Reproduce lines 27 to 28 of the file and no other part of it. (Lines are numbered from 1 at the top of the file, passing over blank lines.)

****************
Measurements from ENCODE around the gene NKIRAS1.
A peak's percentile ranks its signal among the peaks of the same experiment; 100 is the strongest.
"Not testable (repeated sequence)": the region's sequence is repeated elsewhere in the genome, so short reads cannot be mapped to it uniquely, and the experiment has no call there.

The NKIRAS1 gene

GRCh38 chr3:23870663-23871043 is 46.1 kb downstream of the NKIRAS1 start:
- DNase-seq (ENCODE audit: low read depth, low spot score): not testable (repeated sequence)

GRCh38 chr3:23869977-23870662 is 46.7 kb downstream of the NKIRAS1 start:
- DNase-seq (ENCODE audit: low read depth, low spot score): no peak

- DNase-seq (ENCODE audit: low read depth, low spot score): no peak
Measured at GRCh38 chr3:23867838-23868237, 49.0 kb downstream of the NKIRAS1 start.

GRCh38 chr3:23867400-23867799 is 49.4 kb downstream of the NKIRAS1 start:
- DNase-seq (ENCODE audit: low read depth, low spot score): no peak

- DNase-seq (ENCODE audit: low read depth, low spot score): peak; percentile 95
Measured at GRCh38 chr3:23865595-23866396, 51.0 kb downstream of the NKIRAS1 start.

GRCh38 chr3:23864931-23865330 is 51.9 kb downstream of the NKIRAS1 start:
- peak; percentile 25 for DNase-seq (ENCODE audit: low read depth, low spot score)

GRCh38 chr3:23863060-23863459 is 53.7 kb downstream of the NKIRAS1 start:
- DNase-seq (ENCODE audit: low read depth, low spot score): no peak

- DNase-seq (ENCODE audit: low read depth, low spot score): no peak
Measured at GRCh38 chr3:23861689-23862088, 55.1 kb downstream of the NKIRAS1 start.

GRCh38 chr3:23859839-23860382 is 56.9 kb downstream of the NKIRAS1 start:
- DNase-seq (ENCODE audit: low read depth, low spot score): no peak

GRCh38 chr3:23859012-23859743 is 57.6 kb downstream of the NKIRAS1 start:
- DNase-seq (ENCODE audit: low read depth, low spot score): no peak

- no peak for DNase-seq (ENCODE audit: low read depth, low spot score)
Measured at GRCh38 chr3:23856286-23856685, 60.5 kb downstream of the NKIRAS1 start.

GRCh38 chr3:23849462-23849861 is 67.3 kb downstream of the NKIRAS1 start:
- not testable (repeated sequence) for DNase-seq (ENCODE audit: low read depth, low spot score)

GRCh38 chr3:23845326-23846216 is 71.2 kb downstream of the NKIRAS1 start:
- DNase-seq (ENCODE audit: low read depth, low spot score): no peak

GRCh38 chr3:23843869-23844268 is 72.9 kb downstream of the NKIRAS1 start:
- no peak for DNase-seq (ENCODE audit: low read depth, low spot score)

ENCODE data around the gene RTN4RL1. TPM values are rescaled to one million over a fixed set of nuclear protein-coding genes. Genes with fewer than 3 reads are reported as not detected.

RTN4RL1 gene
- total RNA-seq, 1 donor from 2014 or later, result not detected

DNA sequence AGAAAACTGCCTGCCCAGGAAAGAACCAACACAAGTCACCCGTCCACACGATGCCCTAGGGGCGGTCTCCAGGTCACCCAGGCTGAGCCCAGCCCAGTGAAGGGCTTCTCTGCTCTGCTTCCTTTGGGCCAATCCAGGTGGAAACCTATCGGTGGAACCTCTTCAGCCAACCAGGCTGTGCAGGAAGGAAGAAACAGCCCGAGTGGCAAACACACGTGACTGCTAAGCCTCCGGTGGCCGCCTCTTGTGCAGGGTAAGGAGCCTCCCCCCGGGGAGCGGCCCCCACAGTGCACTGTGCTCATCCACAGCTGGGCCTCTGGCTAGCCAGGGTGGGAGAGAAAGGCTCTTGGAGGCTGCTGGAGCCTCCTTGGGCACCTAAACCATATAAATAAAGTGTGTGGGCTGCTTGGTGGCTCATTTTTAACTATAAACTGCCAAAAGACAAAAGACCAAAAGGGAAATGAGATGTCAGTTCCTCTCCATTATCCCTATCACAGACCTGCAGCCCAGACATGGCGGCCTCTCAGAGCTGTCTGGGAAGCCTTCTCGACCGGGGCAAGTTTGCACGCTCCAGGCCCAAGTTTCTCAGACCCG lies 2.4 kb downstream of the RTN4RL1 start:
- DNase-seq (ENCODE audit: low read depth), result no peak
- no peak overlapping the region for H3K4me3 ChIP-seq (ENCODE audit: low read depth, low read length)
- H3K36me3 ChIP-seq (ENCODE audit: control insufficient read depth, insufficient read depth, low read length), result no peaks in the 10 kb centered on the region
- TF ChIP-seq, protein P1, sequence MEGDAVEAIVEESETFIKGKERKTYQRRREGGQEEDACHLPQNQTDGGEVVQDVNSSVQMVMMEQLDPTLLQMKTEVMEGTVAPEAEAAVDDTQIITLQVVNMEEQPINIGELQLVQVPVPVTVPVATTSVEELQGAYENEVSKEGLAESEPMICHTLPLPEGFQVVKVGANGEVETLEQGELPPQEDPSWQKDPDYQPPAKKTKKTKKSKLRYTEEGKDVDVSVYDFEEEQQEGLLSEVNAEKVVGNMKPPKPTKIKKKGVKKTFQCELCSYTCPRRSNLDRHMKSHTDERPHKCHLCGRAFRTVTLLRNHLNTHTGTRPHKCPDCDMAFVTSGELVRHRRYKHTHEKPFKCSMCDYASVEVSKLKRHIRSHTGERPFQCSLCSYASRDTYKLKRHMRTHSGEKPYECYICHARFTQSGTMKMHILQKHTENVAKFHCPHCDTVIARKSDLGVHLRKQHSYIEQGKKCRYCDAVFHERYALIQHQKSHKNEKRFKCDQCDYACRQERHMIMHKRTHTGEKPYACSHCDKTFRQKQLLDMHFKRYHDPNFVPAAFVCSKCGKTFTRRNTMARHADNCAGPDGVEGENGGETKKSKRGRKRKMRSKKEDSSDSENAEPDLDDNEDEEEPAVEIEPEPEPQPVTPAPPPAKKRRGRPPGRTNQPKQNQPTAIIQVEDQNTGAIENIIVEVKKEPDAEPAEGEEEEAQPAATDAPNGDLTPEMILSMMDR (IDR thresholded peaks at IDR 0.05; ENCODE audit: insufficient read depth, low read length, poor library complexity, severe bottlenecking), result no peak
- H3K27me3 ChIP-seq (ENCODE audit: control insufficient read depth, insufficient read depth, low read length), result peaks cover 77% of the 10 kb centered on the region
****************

GRCh38 chr3:23849462-23849861 is 67.3 kb downstream of the NKIRAS1 start:
- not testable (repeated sequence) for DNase-seq (ENCODE audit: low read depth, low spot score)